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Baseline Cover Issue 18


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Cover: 4F5, video image by Why Not Associates


Editorial Mike Daines

As the debate about the effects of technology on typography matures, the focus shifts healthily back to the value of the original ideas. Looking at the students’ work this year, especially entries to the UK’s D&AD competition, we find ourselves looking through the surface sheen, which the mac can provide, to the essence of successful design. The brief considered and answered, with technical skill of course, but with the essential ingredient – clarity and originality of thought.

Art in typography, type in art, provides more than its share of original thinking. From Rainer Stork’s textual images, to the concrete poetry in John Furnival’s article about words as images; from the type designs of G. G. Lange’s typefaces to the miniature graphic world of Spanish printer samples.

In Mikhail Anikst’s Russia the ability to develop ideas, even to practise graphic design at all, was limited by state intervention. Whilst in the freer world some fret about the dire consequences of the relaxation of typographic rules.

Apply new, free, graphic ideas to the latest developments and the possibilities in Malcolm Garret and Alasdair Scott’s article about multimedia emerge, and type in TV and video comes to life. We think you’ll find, in Baseline 18, a stimulating mix of art, craft, whizz-kiddery and, most important of all, original thinking. Ideas.

Mike Daines

New Work Hans Dieter Reichert & Mike Daines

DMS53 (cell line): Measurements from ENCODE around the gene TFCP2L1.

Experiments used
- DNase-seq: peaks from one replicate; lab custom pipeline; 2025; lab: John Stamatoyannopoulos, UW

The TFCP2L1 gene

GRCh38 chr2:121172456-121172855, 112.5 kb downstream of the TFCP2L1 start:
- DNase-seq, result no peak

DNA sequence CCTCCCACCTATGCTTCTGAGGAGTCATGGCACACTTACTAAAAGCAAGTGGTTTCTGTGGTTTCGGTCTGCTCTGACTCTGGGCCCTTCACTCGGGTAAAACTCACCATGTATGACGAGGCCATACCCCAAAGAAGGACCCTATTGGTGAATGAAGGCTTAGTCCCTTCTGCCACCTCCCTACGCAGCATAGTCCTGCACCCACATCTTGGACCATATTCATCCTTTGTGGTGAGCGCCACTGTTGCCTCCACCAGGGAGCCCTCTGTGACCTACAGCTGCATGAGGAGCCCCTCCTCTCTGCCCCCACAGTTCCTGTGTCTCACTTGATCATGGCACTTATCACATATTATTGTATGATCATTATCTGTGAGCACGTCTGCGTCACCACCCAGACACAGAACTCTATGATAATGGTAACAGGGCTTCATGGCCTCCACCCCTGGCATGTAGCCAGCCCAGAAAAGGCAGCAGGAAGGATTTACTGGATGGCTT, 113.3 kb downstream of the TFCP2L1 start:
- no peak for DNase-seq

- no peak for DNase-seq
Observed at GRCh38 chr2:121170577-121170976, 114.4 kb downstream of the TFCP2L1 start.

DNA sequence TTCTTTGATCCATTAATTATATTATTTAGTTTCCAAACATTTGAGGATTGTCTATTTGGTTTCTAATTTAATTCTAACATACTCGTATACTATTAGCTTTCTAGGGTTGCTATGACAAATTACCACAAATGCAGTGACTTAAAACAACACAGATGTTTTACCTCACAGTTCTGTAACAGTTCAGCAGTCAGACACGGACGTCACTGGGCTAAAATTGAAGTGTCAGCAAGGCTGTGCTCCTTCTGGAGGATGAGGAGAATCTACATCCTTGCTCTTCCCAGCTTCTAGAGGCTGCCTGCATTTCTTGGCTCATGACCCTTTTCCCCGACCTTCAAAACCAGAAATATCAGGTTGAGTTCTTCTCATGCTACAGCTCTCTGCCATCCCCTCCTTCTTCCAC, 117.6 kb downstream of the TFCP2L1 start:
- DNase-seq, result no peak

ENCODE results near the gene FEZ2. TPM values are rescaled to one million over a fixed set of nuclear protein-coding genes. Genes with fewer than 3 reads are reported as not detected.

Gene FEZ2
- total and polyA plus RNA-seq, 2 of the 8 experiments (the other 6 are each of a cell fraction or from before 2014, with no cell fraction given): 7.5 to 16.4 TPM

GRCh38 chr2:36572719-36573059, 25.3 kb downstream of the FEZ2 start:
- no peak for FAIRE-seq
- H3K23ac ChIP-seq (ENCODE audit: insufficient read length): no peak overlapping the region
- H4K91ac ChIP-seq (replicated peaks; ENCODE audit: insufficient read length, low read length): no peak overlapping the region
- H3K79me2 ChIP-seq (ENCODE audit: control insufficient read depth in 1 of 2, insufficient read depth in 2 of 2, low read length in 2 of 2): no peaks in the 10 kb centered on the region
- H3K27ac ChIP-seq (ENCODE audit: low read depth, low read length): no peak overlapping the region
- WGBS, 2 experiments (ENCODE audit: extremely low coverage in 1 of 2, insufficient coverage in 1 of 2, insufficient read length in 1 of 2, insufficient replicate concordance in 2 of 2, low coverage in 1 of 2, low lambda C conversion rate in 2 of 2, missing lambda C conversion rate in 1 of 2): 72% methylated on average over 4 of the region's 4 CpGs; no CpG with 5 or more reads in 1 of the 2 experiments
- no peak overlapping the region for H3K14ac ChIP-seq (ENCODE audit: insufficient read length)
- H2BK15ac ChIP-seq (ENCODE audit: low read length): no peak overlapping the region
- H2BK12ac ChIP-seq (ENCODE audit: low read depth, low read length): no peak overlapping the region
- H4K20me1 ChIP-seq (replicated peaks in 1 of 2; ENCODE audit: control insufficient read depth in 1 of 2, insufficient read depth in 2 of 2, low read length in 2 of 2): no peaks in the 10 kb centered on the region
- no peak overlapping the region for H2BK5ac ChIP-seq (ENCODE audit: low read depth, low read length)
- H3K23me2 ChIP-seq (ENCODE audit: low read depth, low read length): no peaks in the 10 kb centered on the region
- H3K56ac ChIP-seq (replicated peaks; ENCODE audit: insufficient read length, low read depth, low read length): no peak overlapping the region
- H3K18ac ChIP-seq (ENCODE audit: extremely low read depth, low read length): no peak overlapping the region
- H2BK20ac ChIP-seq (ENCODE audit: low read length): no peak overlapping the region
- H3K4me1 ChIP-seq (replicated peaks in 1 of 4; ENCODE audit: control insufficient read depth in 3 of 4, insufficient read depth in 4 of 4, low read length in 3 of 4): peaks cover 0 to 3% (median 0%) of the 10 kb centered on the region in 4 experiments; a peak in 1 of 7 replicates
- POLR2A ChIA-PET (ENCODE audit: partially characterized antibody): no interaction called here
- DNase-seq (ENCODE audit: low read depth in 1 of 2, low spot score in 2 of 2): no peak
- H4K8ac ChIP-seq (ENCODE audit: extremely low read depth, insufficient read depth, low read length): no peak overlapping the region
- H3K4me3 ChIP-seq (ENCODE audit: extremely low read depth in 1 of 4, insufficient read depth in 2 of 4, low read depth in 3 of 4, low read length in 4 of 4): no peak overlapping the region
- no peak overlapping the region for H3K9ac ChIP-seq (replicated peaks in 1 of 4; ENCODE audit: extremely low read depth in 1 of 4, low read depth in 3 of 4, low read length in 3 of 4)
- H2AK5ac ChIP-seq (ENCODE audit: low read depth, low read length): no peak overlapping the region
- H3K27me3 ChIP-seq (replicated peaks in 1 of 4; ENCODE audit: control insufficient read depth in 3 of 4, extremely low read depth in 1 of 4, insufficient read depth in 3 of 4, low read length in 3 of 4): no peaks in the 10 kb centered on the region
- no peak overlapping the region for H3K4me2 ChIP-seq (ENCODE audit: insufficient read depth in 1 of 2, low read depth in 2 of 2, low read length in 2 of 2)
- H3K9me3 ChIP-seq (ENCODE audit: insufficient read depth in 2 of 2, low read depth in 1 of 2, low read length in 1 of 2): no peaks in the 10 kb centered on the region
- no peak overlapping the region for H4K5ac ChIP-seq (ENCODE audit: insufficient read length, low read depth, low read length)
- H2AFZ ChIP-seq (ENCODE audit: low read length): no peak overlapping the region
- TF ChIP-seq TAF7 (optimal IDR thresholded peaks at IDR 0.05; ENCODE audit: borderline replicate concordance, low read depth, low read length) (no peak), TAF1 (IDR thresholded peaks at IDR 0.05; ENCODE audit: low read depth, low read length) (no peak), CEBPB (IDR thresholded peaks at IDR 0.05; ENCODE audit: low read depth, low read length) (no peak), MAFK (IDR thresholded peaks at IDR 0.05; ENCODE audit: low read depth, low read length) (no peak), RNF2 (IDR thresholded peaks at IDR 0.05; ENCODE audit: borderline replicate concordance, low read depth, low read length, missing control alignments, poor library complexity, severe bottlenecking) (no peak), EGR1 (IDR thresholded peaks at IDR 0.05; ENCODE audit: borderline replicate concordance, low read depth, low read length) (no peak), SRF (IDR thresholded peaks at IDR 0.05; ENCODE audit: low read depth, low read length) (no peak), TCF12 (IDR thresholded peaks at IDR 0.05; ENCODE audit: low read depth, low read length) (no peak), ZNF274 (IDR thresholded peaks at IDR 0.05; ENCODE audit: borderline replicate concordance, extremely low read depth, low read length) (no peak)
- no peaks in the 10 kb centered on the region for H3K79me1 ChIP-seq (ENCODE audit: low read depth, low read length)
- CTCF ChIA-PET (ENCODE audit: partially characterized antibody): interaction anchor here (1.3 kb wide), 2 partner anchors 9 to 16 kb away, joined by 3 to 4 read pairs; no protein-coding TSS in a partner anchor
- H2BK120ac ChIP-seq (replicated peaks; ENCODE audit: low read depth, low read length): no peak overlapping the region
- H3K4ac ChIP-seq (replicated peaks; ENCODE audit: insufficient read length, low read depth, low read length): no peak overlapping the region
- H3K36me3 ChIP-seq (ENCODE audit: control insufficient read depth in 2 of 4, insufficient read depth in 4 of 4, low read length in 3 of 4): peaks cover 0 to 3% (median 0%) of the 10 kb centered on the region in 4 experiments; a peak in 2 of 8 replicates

Printed in Majorca John Chippindale
M Anikst – Russian style Mike Daines
French and Spanish Design Richard Mellor &
Mike Daines
Type in TV & Video Mike Daines
Mark making – Rainer Storck Hans Dieter Reichert
GG Lange – style with precision Reg White & Mike Daines
Image from article Image from article Image from article

In the world of type the name of Berthold has been synonymous with the word quality for over 135 years. The company’s first slogan, in the 1860s, was ‘As Bold as Berthold’s Brass’. Especially during the period from the development of the company’s first phototypesetting device in 1952, to the commercially fraught transition to digital systems in the 1980s, the precision of their types has earned an international following. One man has done more than any other to ensure that this technological progress was matched by high aesthetic standards – Günter Gerhard Lange…

Reg White & Mike Daines

Multimedia, who needs it? Prof. Malcolm Garrett
& Alasdair Scott
Openings (John Furnival) John Furnival
Opinions, Reviews, Events Lawrence Wallis,
Prof. Dr. Teal Triggs &
Nico MacDonald

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